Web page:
Reissue features the latest digital remastering and the high-fidelity SHM-CD format (compatible with standard CD player) and the latest DSD / HR Cutting remastering. Comes with a description. Features the original LP designs. Possibly the strongest album ever recorded by mellow-voiced jazz vocalist Earl Coleman – a singer with a deeper style that's very much in the classic Billy Eckstine mode, but which swings a bit more freely in a small combo! The set's got a nicely open style – with longer tracks than usual for a jazz vocal date, and lots of room for jazz soloists that include Art Farmer on trumpet, Gigi Gryce on alto, and Hank Jones on piano.
Reissue with the latest remastering. Features original cover artwork. Comes with a descripton in Japanese. Dizzy Gillespie meets the Phil Woods Quintet – a group that already has a great trumpeter in the form of Tom Harrell – which makes the album here a double-horn delight! Dizzy's on trumpet throughout, and Harrell plays both trumpet and flugelhorn – and the pair work well with Woods' alto in the front line, sharing back and forth, and creating a lively interplay between the different voices of their instruments. Dizzy is impeccable – as he always is at this point in his career – and rhythms are nice and tight, thanks to piano from Hal Galper, bass from Steve Gilmore, and drums from Bill Goodwin. Titles include a great reading of Galper's Loose Change" – plus "Terrestris", "Love For Sale", "Oon Ga Wa", and "Whasidishean".
Features 24 bit remastering and comes with a mini-description. Great work by this legendary hard swinging band – an early 60s American album issued on Atlantic Records, in the years before the Clark Boland Band's legendary run on MPS! Despite the early date, the album's got all the core elements of the band's sound in place – soaring rhythms, sharp-edged frontlines, and some great solo work by players who include Benny Bailey, Derek Humble, Jimmy Woode, Shahib Shihab, Idrees Sulieman, and Fats Sadi – coming together in a brilliant trans-Atlantic meeting of jazz talents! Tracks include "Long Note Blues", "Speedy Reeds", "Sonor", and "Om Mani Padme Hum".
Have You Ever Been Experienced? Third release from the "This is SHM-CD" series of low-priced SHM-CD music samplers with bonus CDs to compare the quality of SHM-CD to standard CD. The high-fidelity SHM-CD format is fully compatible with standard CD players.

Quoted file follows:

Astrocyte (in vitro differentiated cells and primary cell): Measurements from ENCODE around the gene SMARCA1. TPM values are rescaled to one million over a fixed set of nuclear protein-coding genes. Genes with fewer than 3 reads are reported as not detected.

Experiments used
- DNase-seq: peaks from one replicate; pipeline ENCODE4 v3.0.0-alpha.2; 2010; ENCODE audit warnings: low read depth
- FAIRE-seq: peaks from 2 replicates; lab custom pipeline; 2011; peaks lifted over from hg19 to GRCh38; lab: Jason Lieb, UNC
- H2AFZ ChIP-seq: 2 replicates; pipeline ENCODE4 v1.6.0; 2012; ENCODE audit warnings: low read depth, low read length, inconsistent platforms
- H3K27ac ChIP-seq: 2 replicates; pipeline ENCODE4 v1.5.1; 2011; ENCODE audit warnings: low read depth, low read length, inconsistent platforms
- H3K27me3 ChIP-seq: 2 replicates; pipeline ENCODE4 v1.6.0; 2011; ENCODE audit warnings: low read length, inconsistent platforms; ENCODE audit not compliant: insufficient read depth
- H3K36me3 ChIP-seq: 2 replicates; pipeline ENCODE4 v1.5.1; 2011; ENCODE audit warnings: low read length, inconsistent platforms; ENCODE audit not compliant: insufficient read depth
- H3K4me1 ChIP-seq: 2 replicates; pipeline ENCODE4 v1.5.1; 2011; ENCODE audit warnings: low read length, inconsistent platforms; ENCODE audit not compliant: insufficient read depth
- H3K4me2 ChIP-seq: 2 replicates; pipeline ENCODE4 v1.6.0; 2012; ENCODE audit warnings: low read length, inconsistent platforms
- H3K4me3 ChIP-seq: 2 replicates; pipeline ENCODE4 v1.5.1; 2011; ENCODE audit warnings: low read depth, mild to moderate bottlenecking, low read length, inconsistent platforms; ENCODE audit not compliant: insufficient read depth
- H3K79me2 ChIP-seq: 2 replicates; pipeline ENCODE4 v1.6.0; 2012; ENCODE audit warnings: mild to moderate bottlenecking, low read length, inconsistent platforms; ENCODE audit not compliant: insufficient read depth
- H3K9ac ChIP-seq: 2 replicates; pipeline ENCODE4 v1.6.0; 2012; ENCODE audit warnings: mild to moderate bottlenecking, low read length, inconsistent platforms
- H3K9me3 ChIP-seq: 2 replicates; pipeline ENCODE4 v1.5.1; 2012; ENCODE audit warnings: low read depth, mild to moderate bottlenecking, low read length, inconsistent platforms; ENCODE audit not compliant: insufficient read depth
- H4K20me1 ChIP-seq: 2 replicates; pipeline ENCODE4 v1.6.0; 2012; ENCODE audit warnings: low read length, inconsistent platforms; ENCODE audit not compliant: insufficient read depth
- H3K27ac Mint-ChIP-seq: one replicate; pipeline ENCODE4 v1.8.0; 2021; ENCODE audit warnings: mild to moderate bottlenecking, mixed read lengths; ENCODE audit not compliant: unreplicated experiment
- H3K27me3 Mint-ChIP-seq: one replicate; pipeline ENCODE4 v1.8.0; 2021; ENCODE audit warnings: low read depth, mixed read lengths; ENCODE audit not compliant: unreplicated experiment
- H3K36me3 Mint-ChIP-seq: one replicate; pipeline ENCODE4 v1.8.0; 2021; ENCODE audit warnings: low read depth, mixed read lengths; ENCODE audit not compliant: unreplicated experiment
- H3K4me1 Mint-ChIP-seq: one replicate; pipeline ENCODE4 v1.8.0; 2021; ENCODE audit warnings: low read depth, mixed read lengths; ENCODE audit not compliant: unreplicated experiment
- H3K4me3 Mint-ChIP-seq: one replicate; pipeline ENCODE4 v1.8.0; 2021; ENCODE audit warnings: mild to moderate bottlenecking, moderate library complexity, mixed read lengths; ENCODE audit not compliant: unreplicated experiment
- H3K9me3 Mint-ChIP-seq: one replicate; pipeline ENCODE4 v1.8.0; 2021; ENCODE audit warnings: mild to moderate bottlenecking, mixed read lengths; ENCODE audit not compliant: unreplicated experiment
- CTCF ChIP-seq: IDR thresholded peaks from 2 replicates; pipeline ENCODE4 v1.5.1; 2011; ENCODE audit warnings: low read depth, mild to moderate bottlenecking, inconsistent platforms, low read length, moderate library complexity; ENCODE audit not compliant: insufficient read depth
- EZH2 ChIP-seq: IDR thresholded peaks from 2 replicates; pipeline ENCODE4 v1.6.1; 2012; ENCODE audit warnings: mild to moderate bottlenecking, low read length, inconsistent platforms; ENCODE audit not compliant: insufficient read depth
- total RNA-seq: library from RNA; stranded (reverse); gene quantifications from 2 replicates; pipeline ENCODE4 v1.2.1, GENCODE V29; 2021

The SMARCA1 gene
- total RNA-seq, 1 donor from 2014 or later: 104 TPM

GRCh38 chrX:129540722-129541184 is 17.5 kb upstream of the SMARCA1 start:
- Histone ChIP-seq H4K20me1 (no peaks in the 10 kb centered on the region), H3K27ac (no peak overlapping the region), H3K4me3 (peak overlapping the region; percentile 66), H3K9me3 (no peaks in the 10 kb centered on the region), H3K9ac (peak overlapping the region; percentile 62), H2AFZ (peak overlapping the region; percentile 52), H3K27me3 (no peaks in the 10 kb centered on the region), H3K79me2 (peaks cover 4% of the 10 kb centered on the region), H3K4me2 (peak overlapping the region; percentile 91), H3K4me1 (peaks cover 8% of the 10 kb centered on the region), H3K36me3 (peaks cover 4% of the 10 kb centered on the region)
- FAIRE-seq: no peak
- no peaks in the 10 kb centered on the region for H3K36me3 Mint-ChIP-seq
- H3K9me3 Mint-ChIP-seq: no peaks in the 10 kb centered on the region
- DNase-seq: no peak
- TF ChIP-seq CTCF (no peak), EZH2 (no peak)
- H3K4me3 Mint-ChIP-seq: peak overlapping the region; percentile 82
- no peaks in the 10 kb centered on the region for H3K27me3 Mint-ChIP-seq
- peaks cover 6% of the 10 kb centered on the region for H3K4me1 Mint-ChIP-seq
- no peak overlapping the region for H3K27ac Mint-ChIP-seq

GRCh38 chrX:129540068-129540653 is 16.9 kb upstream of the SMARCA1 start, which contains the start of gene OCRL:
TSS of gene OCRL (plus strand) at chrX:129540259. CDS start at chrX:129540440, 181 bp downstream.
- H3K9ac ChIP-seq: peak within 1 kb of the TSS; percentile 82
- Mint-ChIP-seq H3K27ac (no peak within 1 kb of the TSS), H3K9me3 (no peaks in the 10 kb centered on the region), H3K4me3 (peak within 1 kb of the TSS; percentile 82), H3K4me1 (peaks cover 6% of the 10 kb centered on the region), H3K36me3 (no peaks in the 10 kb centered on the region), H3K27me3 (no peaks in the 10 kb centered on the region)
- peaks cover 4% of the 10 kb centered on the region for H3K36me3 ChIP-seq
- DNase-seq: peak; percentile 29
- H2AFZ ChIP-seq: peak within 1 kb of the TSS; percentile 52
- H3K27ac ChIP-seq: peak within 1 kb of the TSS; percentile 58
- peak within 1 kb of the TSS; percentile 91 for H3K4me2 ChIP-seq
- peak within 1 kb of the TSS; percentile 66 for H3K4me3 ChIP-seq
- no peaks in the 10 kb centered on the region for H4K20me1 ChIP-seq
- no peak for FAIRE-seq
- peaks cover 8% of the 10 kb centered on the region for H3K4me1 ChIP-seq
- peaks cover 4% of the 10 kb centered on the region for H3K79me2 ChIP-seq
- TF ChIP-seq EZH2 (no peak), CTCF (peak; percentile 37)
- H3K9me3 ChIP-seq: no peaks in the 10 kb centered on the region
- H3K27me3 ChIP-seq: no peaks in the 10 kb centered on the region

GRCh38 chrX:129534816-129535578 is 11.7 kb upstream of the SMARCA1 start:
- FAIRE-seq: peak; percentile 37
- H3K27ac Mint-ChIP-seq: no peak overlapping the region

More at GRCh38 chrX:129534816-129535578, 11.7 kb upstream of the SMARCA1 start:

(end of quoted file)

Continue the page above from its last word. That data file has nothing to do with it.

Aura is the ninth studio album by British rock band Asia, recorded in 2000 at Loco Studios, South Wales and first released in 2001. The lyrics for "Awake" were adapted from "The Rubaiyat" of Omar Khayyám. Although in the liner notes the lyrics are credited to Geoff Downes and John Payne, it is believed that they have been written mainly or solely by Payne. "Ready to Go Home" was originally recorded by Andrew Gold and Graham Gouldman of 10cc and appeared on the 1995 album Mirror Mirror. The lyrics for "The Longest Night" were inspired by Wilfred Owen's poem of 1918. Aura was issued by Recognition Records in two versions: regular jewel-case edition (CDREC501) and special Digi-Pack edition (CDRECX501). The latter included three extra tracks.
Supertramp followed an unusual path to commercial success in the 1970s, fusing the stylistic ambition and instrumental dexterity of progressive rock with the wit and tuneful melodies of British pop, and the results made them one of the most popular British acts of the '70s and ‘80s, topping the charts and filling arenas around the world at a time when their style of music was supposed to have fallen out of fashion. Cardboard sleeve (mini LP) reissue from SUPERTRAMP featuring the high quality SHM-CD format (compatible with standard CD players) and Cardboard sleeve (mini LP) replica of the original LP artwork. The ten-album SUPERTRAMP SHM-CD Cardboard sleeve (mini LP) reissue series featuring the albums "Supertramp," "Indelibly Stamped," "Crime Of The Century," "Crisis? What Crisis?," "Even In The Quietest Moments," "Breakfast In America," "Paris," "…Famous Last Words…." "Brother Where You Bound," and "Free As A Bird."
Excellent addition to any Progressive-Rock music collection.
A hugely successful album on its release, “How Dare You” spawned two monster hits “I’m Mandy Fly Me” and “Art for Art’s Sake”. I remember I hardly had this off the turntable at the time. Each song is a gem, there is no filler on this brilliant album.